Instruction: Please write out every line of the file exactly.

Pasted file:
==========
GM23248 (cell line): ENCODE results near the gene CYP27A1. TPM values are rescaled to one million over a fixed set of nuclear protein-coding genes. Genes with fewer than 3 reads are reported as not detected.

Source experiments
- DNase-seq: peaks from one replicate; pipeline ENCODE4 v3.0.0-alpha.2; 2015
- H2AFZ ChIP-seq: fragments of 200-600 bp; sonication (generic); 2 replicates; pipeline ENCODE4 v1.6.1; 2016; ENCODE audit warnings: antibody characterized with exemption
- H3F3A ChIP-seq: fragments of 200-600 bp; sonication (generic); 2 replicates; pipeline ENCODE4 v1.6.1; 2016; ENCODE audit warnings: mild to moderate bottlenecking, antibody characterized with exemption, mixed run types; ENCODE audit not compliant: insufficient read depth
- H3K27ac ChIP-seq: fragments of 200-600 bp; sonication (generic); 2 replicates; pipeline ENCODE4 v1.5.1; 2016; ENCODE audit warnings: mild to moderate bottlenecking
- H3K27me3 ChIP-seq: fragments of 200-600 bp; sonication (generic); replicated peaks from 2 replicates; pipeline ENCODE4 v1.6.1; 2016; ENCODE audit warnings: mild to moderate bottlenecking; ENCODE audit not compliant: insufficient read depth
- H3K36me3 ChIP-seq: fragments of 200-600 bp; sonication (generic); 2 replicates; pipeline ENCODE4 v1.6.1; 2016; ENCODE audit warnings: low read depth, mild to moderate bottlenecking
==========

GM23248 (cell line): ENCODE results near the gene CYP27A1. TPM values are rescaled to one million over a fixed set of nuclear protein-coding genes. Genes with fewer than 3 reads are reported as not detected.

Source experiments
- DNase-seq: peaks from one replicate; pipeline ENCODE4 v3.0.0-alpha.2; 2015
- H2AFZ ChIP-seq: fragments of 200-600 bp; sonication (generic); 2 replicates; pipeline ENCODE4 v1.6.1; 2016; ENCODE audit warnings: antibody characterized with exemption
- H3F3A ChIP-seq: fragments of 200-600 bp; sonication (generic); 2 replicates; pipeline ENCODE4 v1.6.1; 2016; ENCODE audit warnings: mild to moderate bottlenecking, antibody characterized with exemption, mixed run types; ENCODE audit not compliant: insufficient read depth
- H3K27ac ChIP-seq: fragments of 200-600 bp; sonication (generic); 2 replicates; pipeline ENCODE4 v1.5.1; 2016; ENCODE audit warnings: mild to moderate bottlenecking
- H3K27me3 ChIP-seq: fragments of 200-600 bp; sonication (generic); replicated peaks from 2 replicates; pipeline ENCODE4 v1.6.1; 2016; ENCODE audit warnings: mild to moderate bottlenecking; ENCODE audit not compliant: insufficient read depth
- H3K36me3 ChIP-seq: fragments of 200-600 bp; sonication (generic); 2 replicates; pipeline ENCODE4 v1.6.1; 2016; ENCODE audit warnings: low read depth, mild to moderate bottlenecking